The next post will address more clearly why dieting causes eating disorders.


Why is Coaching a Viable Part of Eating Disorder Treatment

The last post explored the role of coaching in eating disorder treatment but left one question unanswered: how can untrained paraprofessionals safely participate in treating a severe mental illness?

There are parallels in other fields where less extensively trained people treat illness: optometrists vs. ophthalmologists or chiropractors vs. orthopedists, to name a few. These options generally reflect a cheaper form of care when the patient seeks help for more basic problems. But the increase in coaching as a viable alternative or addition to traditional eating disorder treatment reflects something different.

Eating disorder treatment is often successful, but the underlying reason for improvement is elusive. Although different types of therapy can give a patient the choice to find the right fit for them, even seeking the supposed best care doesn't guarantee full recovery. Finding the motivation or reason why one person can take steps in recovery is typically very individualized. Progress depends less on education or training and more on the nature of the therapeutic relationship and the ability to tap into a desire for wellness otherwise unknown to a patient. If successful treatment depends largely on the relationship, then it's possible that the best person for someone may not be a professional. 

Coaching offers a new way for people who have experienced their own struggle with food and body, or even their own eating disorder, to help others without seeking formal training. The risks of seeing someone less trained are clear: a lack of complete understanding of the power of the therapeutic relationship and the nature of recovery can be damaging. However, exposure to the right person can be exactly what someone needs to find their own path to recovery.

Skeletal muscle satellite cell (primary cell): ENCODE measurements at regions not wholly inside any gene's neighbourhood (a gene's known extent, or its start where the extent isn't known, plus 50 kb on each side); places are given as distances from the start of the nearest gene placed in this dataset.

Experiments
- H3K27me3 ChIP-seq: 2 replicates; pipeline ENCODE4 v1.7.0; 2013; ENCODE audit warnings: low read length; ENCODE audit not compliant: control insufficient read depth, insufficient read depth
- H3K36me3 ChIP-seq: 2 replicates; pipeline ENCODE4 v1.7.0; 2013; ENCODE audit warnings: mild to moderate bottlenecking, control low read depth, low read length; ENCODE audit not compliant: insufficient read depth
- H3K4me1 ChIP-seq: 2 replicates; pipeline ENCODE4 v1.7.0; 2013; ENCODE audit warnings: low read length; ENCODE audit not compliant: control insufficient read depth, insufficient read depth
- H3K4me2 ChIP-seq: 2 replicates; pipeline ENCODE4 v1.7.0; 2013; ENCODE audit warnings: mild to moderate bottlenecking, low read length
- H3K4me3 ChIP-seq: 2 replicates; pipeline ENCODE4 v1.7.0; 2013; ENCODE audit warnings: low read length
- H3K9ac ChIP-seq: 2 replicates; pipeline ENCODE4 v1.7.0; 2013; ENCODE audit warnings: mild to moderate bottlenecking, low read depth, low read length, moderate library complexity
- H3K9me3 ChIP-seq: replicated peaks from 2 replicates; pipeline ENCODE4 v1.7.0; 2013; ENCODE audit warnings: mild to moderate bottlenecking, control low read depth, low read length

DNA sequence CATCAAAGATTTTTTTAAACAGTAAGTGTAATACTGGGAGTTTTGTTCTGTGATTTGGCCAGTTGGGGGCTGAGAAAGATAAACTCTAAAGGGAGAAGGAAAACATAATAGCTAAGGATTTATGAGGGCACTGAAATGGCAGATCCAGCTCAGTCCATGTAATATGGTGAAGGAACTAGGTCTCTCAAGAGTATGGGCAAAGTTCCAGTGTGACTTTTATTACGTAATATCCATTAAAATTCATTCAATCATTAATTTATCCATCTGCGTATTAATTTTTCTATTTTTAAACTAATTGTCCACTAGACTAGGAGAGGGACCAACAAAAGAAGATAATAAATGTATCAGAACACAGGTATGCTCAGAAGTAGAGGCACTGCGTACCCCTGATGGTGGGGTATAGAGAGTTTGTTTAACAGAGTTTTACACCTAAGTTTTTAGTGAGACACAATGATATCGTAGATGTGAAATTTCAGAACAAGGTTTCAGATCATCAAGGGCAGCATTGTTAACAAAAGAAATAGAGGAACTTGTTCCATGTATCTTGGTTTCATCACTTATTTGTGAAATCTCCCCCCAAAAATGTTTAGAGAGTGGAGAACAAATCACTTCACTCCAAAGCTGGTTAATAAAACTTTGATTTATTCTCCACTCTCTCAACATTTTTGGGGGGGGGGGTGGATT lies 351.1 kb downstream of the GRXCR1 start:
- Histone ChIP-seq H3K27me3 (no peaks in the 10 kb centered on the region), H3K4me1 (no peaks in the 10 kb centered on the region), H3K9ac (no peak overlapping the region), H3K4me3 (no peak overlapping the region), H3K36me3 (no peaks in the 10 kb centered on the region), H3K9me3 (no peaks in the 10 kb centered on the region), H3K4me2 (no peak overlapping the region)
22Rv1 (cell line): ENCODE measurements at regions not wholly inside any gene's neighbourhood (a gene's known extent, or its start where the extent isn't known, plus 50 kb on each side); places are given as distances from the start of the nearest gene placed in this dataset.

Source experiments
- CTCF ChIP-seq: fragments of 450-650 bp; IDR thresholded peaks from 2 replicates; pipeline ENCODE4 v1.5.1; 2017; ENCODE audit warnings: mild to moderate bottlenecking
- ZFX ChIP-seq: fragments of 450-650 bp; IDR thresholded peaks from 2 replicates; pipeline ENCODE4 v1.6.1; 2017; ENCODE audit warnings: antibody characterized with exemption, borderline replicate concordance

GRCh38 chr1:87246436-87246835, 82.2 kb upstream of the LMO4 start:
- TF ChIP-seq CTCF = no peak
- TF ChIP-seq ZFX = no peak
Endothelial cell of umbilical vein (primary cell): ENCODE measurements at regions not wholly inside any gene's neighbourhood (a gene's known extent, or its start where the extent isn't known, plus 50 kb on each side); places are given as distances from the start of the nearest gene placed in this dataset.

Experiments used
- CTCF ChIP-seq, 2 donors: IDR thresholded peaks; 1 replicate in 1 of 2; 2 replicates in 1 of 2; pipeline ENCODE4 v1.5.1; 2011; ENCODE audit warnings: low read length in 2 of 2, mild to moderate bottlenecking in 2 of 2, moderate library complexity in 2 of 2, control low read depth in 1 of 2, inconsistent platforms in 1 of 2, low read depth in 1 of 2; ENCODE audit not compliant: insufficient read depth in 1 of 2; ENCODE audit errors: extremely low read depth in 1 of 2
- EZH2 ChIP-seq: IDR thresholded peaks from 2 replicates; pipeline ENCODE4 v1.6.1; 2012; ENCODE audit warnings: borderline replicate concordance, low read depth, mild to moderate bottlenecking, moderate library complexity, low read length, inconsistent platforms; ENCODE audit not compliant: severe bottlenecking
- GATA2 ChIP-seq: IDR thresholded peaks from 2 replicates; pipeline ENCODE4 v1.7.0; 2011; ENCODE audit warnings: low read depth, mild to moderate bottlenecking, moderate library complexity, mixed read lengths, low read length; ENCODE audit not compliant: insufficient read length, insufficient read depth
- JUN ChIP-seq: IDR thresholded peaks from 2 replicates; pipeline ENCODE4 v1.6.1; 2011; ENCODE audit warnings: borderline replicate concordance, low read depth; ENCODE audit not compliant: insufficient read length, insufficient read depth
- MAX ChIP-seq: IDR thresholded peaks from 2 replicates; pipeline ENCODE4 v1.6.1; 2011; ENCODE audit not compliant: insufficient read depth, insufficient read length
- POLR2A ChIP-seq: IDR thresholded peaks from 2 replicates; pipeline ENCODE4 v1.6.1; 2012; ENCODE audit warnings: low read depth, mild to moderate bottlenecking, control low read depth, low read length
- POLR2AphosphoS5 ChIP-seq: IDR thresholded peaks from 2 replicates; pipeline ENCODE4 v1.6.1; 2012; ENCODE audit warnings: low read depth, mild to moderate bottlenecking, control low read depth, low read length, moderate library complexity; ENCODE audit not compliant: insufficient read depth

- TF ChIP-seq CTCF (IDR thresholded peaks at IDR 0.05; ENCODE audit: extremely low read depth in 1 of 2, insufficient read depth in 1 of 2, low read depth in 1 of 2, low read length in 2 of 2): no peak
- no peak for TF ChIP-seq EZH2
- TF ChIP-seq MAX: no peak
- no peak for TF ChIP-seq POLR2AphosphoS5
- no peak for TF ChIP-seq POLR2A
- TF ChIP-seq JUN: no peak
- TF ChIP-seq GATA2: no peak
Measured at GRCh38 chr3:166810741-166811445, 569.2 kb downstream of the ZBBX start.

Due to the risks of seeing someone less trained, I would suggest a patient see an experienced therapist as the foundation of treatment, but seeking guidance from a coach whose writing and messages are meaningful can augment recovery in significant ways. In the end, the goal is recovery in any way one can find it.


The Role of Coaching in Eating Disorder Treatment

A relatively new but growing component of the eating disorder treatment community is coaching. Although this industry is generally becoming more popular, helping people with eating disorders is its most significant foray into mental health. 

In general, coaching provides many more options and much more flexibility than traditional clinical treatment. Not bound by the same professional and ethical constraints, coaches can provide not only one-on-one meetings but group online chats or discussions, weeks or months long courses, an assortment of blogs and podcasts and more flexible meetings and hours. 

As I have written many times in this blog, successfully treating someone with an eating disorder demands flexibility. The eating disorder thoughts are present 24 hours per day. An appointment a few times per week may be helpful in the moment but is often insufficient to stave off the power of the eating disorder meal after meal after meal. 

The inherent flexibility in the coaches schema allows for much more accessibility to counter the relentless eating disorder thoughts. 

The rise in coaching people with eating disorders also reflects two facts about these illnesses in our society. 

First, there is still a conflict between the concept of disordered eating/food obsession and an actual eating disorder. The internal struggle with food and weight that is pervasive in our current ethos masks the severity of full-blown eating disorders. Coaching spans all these issues, and many people with eating disorders many not be aware how severe their problem is. That leaves room to research and seek help from non-clinical care. 

Second, the limitations of clinical and often overly medicalized treatment for eating disorders leaves a lot to be desired. Many people are frustrated after seeking out help and are turning to coaching for another avenue for recovery. Coaches are more free to individualize treatment and forge new theories of practice. They also aren't as well regulated and certainly aren't trained to diagnose an eating disorder or identify concurrent problems. But the desperation of struggling with an eating disorder certainly makes another option worth pursuing when clinical treatment has been a bust.